Are you one of those people who keep chasing summer dreams all winter long? The only way I'm able to quell that winter gypsy in me is to settle down on a stretch of warm, soft sand.
For their sheer beauty, plus economies of price and distance, it's hard to resist the siren call of the Caribbean islands, where literally hundreds of sun-drenched beaches beckon winter-weary dwellers to their soothing slice of heaven.
My personal favorites are mindful of the unique natural characteristics of every beach. And because man (and his bikini-clad counterpart) cannot live on sand alone, also take into account local accommodations, sightseeing, dining, shopping and recreational diversions, all part and parcel of the total beach experience.
While choosing the "best" beaches is a lot like walking on quicksand, here are my top choices:
SUBHEAD: Palm Beach/Eagle Beach, Aruba
Aruba is one of those tropical gems that can get overlooked in the vast expanse of the Caribbean.
To find it, trace a straight line up from Coro, near the northern coast of Venezuela. It might look like part of the mainland. But it's not.
Only 15 miles from the South American coastline, Aruba isn't "attached" to the continent, but rather an autonomous member of the kingdom of the Netherlands. It's known primarily for its seven-mile strip of white coral beaches and accompanying bone-dry climate.
Aruba makes my list of best beaches on the strength of its tandem entry -- pretty Palm Beach on the classy southwestern coast that circles south to merge with the equally enticing Eagle Beach.
The chief diversions on this tiny pleasure island exist above and below Aruba's placid waters, with fishing but one of its numerous aquatic pursuits. Farther inland, there's golf, tennis and horseback riding.
SUBHEAD: Seven Mile Beach, Grand Cayman
On Grand Cayman, when folks say "Let's take a walk on the beach," they're talking w a l k . . . for seven miles.
The Cayman Islands -- Little Cayman, Cayman Brac and the main island of Grand Cayman -- boast a bevy of beautiful beaches. Seven Mile is not only the most famous, but easily ranks as one of the best in the Caribbean. . . an impressive crescent sweep of talcum-white sand and crystal-clear water fringed by stately Australian pines.
The cuisine on Grand Cayman centers on seafood, a seemingly unlimited bounty of lobster, turtle, shrimp and conch. Island specialties feature native Cayman and West Indian fare, such as jerk (cured) pork, jerk chicken, and curry and stew dishes.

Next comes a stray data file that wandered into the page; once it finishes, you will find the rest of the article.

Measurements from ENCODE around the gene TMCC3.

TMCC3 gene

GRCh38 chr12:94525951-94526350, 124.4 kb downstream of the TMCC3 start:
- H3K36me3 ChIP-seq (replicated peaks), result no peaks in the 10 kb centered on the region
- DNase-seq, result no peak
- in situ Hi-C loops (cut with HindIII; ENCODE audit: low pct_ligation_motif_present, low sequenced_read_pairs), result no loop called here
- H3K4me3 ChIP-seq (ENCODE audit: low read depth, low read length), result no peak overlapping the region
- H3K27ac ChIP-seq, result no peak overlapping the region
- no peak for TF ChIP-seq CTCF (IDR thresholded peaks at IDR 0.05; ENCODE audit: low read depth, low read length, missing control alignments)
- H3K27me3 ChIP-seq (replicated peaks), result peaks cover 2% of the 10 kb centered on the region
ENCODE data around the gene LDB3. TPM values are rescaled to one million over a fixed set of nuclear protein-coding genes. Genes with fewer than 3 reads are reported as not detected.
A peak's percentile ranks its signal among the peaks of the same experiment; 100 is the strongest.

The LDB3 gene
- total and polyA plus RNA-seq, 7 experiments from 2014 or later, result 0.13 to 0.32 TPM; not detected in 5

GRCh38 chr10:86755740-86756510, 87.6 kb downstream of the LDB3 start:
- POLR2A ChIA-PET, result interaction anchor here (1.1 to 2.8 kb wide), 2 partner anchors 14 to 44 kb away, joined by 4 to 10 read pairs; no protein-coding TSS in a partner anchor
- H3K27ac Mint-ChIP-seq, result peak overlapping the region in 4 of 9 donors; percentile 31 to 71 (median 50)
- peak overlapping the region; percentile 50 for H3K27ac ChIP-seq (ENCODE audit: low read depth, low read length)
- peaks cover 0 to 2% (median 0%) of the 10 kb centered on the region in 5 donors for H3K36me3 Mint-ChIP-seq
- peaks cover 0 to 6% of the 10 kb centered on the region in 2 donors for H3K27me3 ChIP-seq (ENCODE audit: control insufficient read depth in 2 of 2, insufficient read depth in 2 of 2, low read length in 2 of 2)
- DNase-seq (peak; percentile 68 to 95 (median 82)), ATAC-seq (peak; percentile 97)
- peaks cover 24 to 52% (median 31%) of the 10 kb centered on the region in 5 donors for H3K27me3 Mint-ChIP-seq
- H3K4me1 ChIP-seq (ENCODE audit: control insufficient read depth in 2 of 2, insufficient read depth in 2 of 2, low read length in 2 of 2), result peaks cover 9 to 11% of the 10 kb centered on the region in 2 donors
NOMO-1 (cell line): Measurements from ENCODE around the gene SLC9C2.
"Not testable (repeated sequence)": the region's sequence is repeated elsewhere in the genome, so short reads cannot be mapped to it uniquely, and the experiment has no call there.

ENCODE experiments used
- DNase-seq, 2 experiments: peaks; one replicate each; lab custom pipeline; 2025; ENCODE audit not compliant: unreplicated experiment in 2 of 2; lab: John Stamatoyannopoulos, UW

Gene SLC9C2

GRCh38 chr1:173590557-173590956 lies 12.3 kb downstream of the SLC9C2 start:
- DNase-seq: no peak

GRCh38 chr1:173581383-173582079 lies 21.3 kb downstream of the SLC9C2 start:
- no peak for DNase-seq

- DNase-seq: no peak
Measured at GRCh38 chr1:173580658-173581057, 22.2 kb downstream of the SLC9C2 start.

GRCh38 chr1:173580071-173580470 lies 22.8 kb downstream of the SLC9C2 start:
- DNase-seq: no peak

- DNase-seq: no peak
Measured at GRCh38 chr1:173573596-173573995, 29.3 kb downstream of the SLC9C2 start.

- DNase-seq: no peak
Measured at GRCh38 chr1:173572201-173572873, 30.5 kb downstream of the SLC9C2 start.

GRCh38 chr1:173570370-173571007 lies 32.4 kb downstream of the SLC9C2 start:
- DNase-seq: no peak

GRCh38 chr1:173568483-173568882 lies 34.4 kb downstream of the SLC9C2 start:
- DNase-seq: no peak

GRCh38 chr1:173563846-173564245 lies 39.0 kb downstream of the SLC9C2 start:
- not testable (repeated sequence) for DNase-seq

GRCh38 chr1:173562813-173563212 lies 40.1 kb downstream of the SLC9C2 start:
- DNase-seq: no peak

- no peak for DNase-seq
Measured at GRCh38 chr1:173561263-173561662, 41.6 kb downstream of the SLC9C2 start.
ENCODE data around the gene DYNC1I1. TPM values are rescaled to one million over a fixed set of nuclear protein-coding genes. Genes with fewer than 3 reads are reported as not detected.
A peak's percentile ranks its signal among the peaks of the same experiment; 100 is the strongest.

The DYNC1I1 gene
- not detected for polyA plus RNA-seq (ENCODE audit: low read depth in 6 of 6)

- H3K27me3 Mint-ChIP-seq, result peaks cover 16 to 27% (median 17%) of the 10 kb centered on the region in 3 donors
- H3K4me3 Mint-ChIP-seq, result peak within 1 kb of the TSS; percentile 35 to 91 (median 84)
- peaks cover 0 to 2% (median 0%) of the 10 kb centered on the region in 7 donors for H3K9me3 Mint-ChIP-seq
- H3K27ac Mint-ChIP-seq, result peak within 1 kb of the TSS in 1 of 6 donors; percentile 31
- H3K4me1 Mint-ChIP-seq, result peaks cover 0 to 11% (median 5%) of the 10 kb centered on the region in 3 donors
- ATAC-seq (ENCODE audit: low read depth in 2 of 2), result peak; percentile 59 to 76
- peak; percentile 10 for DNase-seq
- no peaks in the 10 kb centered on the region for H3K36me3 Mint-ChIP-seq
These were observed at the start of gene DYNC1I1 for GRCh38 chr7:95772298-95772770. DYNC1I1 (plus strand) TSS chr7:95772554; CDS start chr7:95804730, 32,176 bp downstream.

Duty-free shopping is one of the big inducements at the capital city of Georgetown on the big island. A variety of gift and specialty shops stock English bone china, French perfumes, British woolens, jewelry (featuring black coral and shell pieces), antique silver and Waterford crystal.
SUBHEAD: Mullet Bay, St. Martin
St. Maarten/St. Martin is a Caribbean island with a split personality -- one side Dutch (St. Maarten) and the other side French (St. Martin). There are no border guards or barriers, just a sign to mark the dividing line. English is the common language, and the American dollar is accepted everywhere.
Both sides of this never-never land in the Netherland Antilles have glorious beaches, a total of 37 in all, tucked away in every nook and cranny. Deciding which is "best" might depend on your mood at the moment. If you're seeking seclusion, check out Cupecoy Beach, protected by rugged sandstone cliffs with caves leading to a sandy beach. Body surfers claim Oyster Pond as their favorite, where the waves roll in long and steady. My personal haven is the beach at Mullet Bay, along a spectacular sliver of sand separating the ocean from the peaceful bay.
Members of the wet set can immerse themselves in a vast array of water sports: scuba diving, snorkeling, water and jet skiing, windsurfing, deep-sea fishing and sailing. For landlubbers, there's golf, tennis (with courts at every major hotel) and horseback riding over hills and along the surf.
SUBHEAD: Magens Bay, St. Thomas
Tourists drawn to St. Thomas for the shopping, stay for the beaches -- an assortment of 45 in various stages of natural development. Many are secluded coves worshipped by devout snorkelers. Others fronting resort hotels typically are packed with beach revelers. And all feature crystal clear turquoise waters.
Before scurrying off on a shopping spree or making a beeline for the beach, do a little island touring first. St. Thomas is a scant 3 by 12 miles and is worth the detour if you're a first-time visitor. Guided tours are available, or you can rent a moped, scooter or car if you'd rather go it alone.
When you're ready to tackle one of the world's glitziest shopping centers, head for Charlotte Amalie, capital city of the Virgin Islands. Although widely touted as a bargain hunter's paradise, you might do better at a discount center back home. Still, it's worth the spectacle.
SUBHEAD: Pigeon Point, Tobago
A dollop of sand plunked down in the Caribbean, Tobago sits 26 miles northeast of Trinidad, its sister island. If you believe the story that Robinson Crusoe cavorted here, the big question remains: Why did he ever leave?
The tranquil half of the twin-island nation boasts emerald blue-green waters and brightly colored coral, where the sport of snorkeling has been raised to a fine art. Beaches abound, and all are worth the effort to seek them out.
My blue ribbon goes to Pigeon Point, a lush tropical setting where, on any given morning, three might be a crowd. The powder-white sands are fringed by swaying coconut palms, a thoroughly idyllic retreat.
A refreshing way to start the day is with a swim, followed by an elaborate breakfast buffet. The typical menu features island fruits, saltwater fish and corn bread. Although there's a full range of international specialties, be sure to sample some of the native fare. Along with the catch of the day, try pelau — a savory blend of rice, beef or chicken, tomatoes, onions and spices.